Methods to Resolve Impasse
Mediation is an art. It is most effective when it is based on deep appreciation of
the economic and other interests motivating the parties. It also is important to understand interpersonal, cultural and irrational forces contributing to impasse. Through
trained awareness, the mediator may select promising methods.
observing how the parties respond, the mediator determines how much confidence to
place in that method and whether to switch to another. There is no simple formula that
works in all cases. People and controversies are unique. The mediator must be
sensitive to all the influences affecting the controversy and the participants.
For a full understanding of my personal qualifications, please review my resume.
- Share interests. What do you really want? What is your
bottom line? What are the underlying interests (not the
positions) that motivate you? Where are you relatively
- Future projects. What might the sides do in the future that
would be even more valuable than past activities, providing
you can put this controversy behind them?
- Assign both parties to read the book Getting to Yes by Prof.
Roger Fisher. It has ideas that may help to break the
- Brainstorming: Clearly setting up rules that permit anything
to be said, regardless of whom it favors or where it may
- Ask the parties for a way to
break the impasse. Brainstorm about a way.
- Propose one or a few options: Here are some ideas I have
had. They count for nothing unless the parties both like the
- BATNA and WATNA. Ask each side to develop their "Best
alternative to a negotiated agreement" and their "worst
alternative to a negotiated agreement." This will permit the
parties to see more clearly what is at stake by remembering
the best and worst that may happen to them if the
- Role play: Ask the parties to exchange roles. Then ask
them to remember everything they can about the other
person and the other person's position. Ask them to feel
like the other person and to be the other person. If they
want, they may ask for clarification from the real person,
either at the beginning of the exercise or as it progresses.
- Fly (or sage) on the wall: When an impasse develops, ask
one party to physically leave a seat and stand
near the wall. Ask them to play the role of
"objective observer," "sage" or even "God" and to look back
at the controversy as it is being played out. They may give both
parties advice on the smart thing to do to resolve the
problem. A similar technique is brainstorming about options.
- Switch roles. Become a party. Let one of the parties
become the mediator for a while.
- Exaggeration: Ask one or both sides to exaggerate both
their position and their emotional attitude. (Sometimes
exaggeration permits a person to reflect on what they are
doing in a fresh way.)
- Fresh blood: Ask the parties to send in a fresh person who
is authorized to act but has not seen all the blood-letting
that has occurred.
- Story telling. Let each side be invited to share a story about
an experience that reminds them of what is happening
now. Encourage the sharing of stories when a party seemed to be in the shoes the other party now has.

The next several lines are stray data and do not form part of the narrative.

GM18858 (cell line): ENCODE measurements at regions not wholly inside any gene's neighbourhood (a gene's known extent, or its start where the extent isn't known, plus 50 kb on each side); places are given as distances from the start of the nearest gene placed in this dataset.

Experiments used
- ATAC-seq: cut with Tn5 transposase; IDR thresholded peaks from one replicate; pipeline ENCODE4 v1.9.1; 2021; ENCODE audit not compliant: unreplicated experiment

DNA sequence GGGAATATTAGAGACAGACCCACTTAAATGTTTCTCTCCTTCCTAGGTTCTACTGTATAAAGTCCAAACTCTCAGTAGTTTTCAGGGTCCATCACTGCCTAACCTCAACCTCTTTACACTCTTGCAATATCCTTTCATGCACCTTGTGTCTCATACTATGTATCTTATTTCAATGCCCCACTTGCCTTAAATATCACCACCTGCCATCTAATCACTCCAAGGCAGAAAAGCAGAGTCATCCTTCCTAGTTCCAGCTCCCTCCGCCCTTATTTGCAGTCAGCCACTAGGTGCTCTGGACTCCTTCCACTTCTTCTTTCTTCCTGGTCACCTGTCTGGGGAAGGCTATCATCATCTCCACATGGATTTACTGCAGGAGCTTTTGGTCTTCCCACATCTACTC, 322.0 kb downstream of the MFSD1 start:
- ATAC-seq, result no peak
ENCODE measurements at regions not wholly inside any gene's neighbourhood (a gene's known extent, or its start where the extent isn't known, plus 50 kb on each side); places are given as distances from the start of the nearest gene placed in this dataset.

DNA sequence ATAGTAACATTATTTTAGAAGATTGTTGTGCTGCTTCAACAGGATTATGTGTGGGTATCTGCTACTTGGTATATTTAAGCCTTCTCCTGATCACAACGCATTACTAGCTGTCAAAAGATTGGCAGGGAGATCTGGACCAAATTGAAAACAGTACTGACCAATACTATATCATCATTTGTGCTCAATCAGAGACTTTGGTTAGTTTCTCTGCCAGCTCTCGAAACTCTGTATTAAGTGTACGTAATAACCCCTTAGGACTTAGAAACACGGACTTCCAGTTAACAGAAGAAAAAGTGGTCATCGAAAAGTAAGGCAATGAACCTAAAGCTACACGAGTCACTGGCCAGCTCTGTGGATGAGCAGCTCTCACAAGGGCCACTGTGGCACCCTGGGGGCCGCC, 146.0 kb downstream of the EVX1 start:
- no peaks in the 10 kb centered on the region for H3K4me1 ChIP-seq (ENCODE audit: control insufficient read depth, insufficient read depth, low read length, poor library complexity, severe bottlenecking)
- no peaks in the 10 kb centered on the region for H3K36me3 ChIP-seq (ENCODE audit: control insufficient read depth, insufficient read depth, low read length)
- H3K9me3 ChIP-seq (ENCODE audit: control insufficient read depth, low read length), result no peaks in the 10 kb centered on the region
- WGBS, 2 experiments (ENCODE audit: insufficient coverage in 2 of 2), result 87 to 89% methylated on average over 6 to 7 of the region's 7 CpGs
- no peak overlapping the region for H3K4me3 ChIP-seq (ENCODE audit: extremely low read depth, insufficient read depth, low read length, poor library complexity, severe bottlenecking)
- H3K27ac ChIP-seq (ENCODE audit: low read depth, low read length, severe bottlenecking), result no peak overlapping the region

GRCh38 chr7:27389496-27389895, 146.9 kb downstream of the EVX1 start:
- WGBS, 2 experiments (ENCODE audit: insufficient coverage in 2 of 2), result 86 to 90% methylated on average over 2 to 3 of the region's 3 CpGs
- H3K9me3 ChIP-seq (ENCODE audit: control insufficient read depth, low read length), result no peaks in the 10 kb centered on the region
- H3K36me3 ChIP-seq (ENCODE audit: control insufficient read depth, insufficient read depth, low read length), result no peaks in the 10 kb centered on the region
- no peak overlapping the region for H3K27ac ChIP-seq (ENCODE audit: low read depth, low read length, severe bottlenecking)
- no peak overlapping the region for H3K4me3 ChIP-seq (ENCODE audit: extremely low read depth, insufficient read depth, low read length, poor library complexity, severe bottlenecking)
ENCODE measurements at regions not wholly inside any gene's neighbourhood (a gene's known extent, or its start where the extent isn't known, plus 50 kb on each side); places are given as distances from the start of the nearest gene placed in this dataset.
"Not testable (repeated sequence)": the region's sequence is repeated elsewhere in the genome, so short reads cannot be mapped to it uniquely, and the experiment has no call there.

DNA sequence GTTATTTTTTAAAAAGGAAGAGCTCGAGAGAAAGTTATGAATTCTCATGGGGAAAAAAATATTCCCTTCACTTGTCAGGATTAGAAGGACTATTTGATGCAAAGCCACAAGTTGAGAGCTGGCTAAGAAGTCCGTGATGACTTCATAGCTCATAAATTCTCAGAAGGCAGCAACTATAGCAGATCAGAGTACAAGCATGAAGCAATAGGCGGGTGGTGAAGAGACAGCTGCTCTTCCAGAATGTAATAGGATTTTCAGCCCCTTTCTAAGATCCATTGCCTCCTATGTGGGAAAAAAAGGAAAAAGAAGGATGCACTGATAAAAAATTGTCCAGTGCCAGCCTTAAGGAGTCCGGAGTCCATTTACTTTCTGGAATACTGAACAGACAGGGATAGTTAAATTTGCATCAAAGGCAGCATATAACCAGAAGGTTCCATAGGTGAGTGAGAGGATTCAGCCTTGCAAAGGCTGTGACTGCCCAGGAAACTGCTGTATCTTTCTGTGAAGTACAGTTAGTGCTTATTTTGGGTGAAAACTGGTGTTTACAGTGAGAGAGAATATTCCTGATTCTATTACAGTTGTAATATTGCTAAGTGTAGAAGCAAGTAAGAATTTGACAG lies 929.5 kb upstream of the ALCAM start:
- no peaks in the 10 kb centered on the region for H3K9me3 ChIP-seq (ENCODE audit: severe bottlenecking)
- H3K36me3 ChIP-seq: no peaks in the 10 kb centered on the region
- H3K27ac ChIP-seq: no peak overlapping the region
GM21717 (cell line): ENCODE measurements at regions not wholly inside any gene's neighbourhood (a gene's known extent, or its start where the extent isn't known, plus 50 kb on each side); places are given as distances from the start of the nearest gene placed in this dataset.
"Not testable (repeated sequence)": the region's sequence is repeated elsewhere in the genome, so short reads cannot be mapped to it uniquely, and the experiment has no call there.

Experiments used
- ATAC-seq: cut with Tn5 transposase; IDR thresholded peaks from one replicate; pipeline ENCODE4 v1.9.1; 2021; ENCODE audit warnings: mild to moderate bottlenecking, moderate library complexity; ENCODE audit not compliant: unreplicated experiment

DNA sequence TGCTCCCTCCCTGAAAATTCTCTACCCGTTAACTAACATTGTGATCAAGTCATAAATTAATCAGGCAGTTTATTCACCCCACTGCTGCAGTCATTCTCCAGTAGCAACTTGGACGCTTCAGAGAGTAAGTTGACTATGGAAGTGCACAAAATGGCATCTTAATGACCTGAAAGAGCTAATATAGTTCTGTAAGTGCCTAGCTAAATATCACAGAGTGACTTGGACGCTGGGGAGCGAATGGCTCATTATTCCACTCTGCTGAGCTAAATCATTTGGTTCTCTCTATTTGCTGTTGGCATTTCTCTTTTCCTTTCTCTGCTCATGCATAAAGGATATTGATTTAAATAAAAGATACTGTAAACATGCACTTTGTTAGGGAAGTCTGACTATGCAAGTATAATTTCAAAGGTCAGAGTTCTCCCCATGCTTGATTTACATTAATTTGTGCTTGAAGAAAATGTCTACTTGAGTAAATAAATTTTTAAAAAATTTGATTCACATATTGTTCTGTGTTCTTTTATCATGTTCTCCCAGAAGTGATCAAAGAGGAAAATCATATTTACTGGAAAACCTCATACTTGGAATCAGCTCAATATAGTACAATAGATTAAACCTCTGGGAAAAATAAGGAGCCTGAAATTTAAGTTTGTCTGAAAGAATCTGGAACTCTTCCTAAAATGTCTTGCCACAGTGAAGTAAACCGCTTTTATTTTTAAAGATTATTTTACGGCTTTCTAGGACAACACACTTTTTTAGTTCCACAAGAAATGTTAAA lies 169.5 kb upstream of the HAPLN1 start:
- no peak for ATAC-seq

- Relaxed clothes, formal clothes. Ask people to change the way they dress
when they come to the next session. Remove ties and jackets. This may make people more
- Confrontation. Confront one or both sides about what they
are doing and the likely results of continuing in that way.
- Setting deadlines. We must accomplish "x" in the next hour
or I will assume that there is no will in this room toward
- Offer to forfeit a portion of your fee if the parties can settle
before a set deadline. (Only helpful where the size of the
fee is large in relationship to the importance of the conflict.)
- List some things that may be at stake: money, prestige,
trust, respect, etc. Ask the parties to decide which of these
things seems to be most in-the-way of breaking the
- If someone shows some emotion, comment on the
emotion and ask them what the emotion indicates. Examples: Irritation, anger, nervous laughter, a
noticeable change in body position, a "closed" body
position, an expression of satisfaction or release.
- Time out or, when appropriate, meditation or prayer;
Permit a break, perhaps in the room together. Do not
permit anything to be said. Ask people to reflect in silence
on new possibilities they have not seen.
- External mechanism: Agree on an objective way to find the
value of something. For example, agree that certain other
objects that have sold recently have the same value.
Agree to be bound by the actual prices paid for those other
- Neutral evaluation: Pick someone else to comment on the
value of something that is crucial to the argument.
- Confidence building. Have the parties to an important
dispute together in a relaxed, retreat-type setting. Let some
of the sessions consist of mutual activities or of relaxing
together with no particular agenda.
- Acknowledgment. Let each party reflect on the admirable
character qualities(!) shown by the other party. Ask them to
share their admiration.
- Relaxed clothes, formal clothes. Ask people to dress
differently. To sit in different locations. To sip a cold drink.
(If they are informal, ask if becoming more formal might
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